Nearly five years earlier, Saad Hariri had insisted on the truth about the identity of his father's killers. It had been a tumultuous time. Rafik Hariri, a tycoon and former prime minister caught up in a challenge to Syria's hegemony in Lebanon, had been struck down by a massive bomb on Beirut's beachfront. It's obvious, isn't it, the mourners proclaimed, the trail led to Damascus.
In the aftermath of that brazen political murder, a Syrian tyranny in Lebanon that had all but erased the border between the two countries was brought to a swift end with what would come to be known as the Cedar Revolution. The Pax Americana that had laid waste to the despotism of Saddam Hussein frightened the Syrian rulers, and held out the prospect that a similar fate could yet befall them.
We're now worlds away from that moment in history. The man who demolished the Iraqi tyranny, George. W. Bush, is no longer in power, and a different sentiment drives America's conduct abroad. Saad Hariri had no choice but to make peace with his father's sworn enemies—that short voyage he made to Damascus was his adjustment to the retreat of American power.
In headier moments, Mr. Hariri and the leaders of the Cedar Revolution had been emboldened by American protection. It was not only U.S. military power that had given them heart.
There was that "diplomacy of freedom," the proclamation that the Pax Americana had had its fill with the autocracies and the rogues of the Greater Middle East. There but for the grace of God go we, the autocrats whispered to themselves as they pondered the fall of the Iraqi despot. To be sure, there was mayhem in the new Iraq—the Arab and Iranian rulers, and the jihadists they winked at and aided, had made sure of that. But there was the promise of freedom, meaningful elections, a new dignity for men and women claiming their own country.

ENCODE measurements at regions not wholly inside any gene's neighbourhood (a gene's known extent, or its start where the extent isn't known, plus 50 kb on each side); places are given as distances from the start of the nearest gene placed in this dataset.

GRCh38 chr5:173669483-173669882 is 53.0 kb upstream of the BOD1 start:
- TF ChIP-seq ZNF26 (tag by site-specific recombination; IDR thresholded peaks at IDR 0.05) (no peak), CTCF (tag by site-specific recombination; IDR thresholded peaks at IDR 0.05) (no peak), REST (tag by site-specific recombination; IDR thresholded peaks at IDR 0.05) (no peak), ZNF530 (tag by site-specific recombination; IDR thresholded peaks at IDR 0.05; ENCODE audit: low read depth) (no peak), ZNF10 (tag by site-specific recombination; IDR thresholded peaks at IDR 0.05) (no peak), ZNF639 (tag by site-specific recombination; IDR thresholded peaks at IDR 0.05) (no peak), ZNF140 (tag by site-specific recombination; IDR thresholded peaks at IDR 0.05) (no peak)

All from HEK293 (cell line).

What a difference three or four years make. The despots have waited out that burst of American power and optimism. No despot fears Mr. Obama, and no blogger in Cairo or Damascus or Tehran, no demonstrator in those cruel Iranian streets, expects Mr. Obama to ride to the rescue. To be sure, it was in the past understood that we can't bear all burdens abroad, or come to the defense of everyone braving tyranny. But there was always that American assertion that when things are in the balance we would always be on freedom's side.
We hadn't ridden to the rescue of Rwanda and Burundi in the 1990s, but we had saved the Bosnians and the Kosovars. We didn't have the power to undo the colossus of Chinese tyranny when the tanks rolled into Tiananmen Square, but the brave dissidents knew that we were on their side, that we were appalled by the cruelty of official power.
It is different today, there is a cold-bloodedness to American foreign policy. "Ideology is so yesterday," Secretary of State Hillary Clinton proclaimed not long ago, giving voice to the new sentiment.
History and its furies have their logic, and they have not bent to Mr. Obama's will. He had declared a unilateral end to the "war on terror," but the jihadists and their mentors are yet to call their war to a halt. From Yemen to Fort Hood and Detroit, the terror continues.
But to go by the utterances of the Obama administration and its devotees, one would have thought that our enemies were Dick Cheney and Donald Rumsfeld, not the preachers and masterminds of terror. The president and his lieutenants spent more time denigrating "rendition" and the Patriot Act than they did tracking down the terror trail and the latest front it had opened at the southern tip of the Arabian Peninsula in Yemen. Our own leaders spoke poorly of our prerogatives and ways, and they were heard the world over.
Under Mr. Obama, we have pulled back from the foreign world. We're smaller for accepting that false choice between burdens at home and burdens abroad, and the world beyond our shores is more hazardous and cynical for our retrenchment and our self-flagellation.
Mr. Ajami, a professor at Johns Hopkins School of Advanced International Studies and a senior fellow at Stanford University's Hoover Institution, is the author of "The Foreigner's Gift" (Free Press, 2007).